Pointing to Chicagoans' heightened interest in the mayoral election, Monday's first day of early voting set a record: the city's second-highest opening-day turnout.
According to the Chicago Board of Election Commissioners, the turnout is trumped only by early voting for the 2008 Presidential Election in which Barack Obama was a candidate. It garnered 11,749 votes on that first day.
On Monday, mayoral candidates Rahm Emanuel and Miguel del Valle were among 6,387 voters, according to unofficial numbers. Early voting continues through Feb. 17 at 51 polling places throughout the city. The General Election is Feb. 22.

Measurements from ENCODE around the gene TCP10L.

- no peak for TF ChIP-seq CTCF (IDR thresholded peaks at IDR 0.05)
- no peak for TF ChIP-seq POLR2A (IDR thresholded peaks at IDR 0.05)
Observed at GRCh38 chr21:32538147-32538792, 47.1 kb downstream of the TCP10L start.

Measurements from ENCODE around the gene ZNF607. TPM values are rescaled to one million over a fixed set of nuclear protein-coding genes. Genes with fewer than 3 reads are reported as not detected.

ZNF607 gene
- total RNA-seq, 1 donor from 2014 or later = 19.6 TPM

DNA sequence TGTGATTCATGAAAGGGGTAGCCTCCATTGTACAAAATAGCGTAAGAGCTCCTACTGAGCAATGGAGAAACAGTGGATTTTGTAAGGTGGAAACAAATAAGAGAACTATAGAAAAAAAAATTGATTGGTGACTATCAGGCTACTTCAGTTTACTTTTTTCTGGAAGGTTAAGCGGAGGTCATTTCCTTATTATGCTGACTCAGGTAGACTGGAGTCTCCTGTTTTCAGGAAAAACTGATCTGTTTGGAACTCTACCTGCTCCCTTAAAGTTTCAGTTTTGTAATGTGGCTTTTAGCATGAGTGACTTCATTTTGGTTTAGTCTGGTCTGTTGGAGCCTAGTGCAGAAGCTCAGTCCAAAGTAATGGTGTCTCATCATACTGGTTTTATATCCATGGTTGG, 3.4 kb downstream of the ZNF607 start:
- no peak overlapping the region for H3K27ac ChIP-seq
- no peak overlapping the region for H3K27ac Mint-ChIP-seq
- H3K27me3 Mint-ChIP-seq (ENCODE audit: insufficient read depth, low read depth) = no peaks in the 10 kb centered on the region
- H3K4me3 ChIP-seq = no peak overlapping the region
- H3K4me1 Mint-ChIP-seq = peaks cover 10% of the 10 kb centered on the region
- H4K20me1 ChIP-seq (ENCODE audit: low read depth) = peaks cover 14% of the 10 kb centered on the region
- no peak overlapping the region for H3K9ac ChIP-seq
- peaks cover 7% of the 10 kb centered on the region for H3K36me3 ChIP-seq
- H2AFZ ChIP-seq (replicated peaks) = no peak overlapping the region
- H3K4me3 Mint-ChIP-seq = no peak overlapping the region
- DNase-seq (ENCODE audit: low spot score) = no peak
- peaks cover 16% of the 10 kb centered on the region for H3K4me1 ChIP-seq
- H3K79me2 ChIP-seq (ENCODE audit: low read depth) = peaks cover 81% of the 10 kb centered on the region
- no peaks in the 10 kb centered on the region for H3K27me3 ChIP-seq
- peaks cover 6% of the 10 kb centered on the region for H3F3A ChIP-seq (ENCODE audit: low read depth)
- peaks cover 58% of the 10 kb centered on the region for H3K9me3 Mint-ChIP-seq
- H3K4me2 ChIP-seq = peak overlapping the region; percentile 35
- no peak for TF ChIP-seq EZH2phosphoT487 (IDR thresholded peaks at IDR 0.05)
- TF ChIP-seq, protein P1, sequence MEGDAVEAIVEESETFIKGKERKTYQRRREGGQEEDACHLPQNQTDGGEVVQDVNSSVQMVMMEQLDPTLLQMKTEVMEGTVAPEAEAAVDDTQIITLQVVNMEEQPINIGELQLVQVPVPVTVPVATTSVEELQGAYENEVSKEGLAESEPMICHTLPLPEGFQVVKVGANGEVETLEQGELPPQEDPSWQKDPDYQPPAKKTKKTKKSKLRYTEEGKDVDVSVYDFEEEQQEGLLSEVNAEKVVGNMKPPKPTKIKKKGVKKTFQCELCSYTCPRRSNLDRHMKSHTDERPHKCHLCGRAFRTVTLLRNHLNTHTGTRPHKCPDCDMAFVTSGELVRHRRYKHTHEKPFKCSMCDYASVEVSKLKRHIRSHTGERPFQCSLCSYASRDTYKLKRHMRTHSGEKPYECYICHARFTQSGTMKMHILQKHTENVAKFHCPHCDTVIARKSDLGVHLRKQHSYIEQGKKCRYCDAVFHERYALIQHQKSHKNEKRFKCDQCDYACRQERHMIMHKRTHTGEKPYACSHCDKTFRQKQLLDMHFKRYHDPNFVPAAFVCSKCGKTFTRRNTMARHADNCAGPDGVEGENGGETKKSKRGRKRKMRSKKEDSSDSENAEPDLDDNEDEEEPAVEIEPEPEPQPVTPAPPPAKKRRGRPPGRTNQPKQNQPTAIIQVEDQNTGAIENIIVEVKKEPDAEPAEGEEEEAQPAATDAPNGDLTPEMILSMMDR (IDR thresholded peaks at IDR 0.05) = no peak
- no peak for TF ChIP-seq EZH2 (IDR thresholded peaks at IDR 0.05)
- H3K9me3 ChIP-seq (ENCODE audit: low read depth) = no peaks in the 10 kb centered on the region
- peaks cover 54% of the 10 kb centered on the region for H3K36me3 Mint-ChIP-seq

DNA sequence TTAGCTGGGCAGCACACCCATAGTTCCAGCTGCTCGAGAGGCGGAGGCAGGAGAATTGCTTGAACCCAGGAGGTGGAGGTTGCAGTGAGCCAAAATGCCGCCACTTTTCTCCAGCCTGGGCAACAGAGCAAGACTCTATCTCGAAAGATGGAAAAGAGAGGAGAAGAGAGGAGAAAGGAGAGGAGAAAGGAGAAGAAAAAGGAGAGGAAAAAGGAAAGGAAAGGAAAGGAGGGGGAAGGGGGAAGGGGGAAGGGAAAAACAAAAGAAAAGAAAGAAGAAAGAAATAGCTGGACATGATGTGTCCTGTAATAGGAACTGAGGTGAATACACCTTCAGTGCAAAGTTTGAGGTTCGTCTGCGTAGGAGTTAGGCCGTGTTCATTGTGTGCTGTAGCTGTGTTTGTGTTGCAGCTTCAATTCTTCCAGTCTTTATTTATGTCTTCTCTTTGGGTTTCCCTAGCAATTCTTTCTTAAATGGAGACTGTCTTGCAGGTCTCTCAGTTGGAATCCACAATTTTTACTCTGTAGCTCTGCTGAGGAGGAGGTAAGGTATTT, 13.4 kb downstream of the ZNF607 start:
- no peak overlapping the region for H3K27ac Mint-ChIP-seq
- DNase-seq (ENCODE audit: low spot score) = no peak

Here are opening-day early voting stats since 2006, from the Chicago Board of Election Commissioners:
March 2006 - 683 (Mid-term primary)
Nov. 2006 - 890 (Mid-term general)
Feb. 2007 - 831 (Municipal General)
April 2007 - 537 (Aldermanic Run-offs)
Feb. 2008 - 3,988 (Presidential Primary)
Nov. 2008 - 11,749 (Presidential General Election)
Feb. 2010 - 2,035 (Mid-term primary)
Nov. 2010 - 412 (Mid-term General, when only three polling sites were open on Columbus Day)
Feb. 2011 - 6,387 (Municipal General)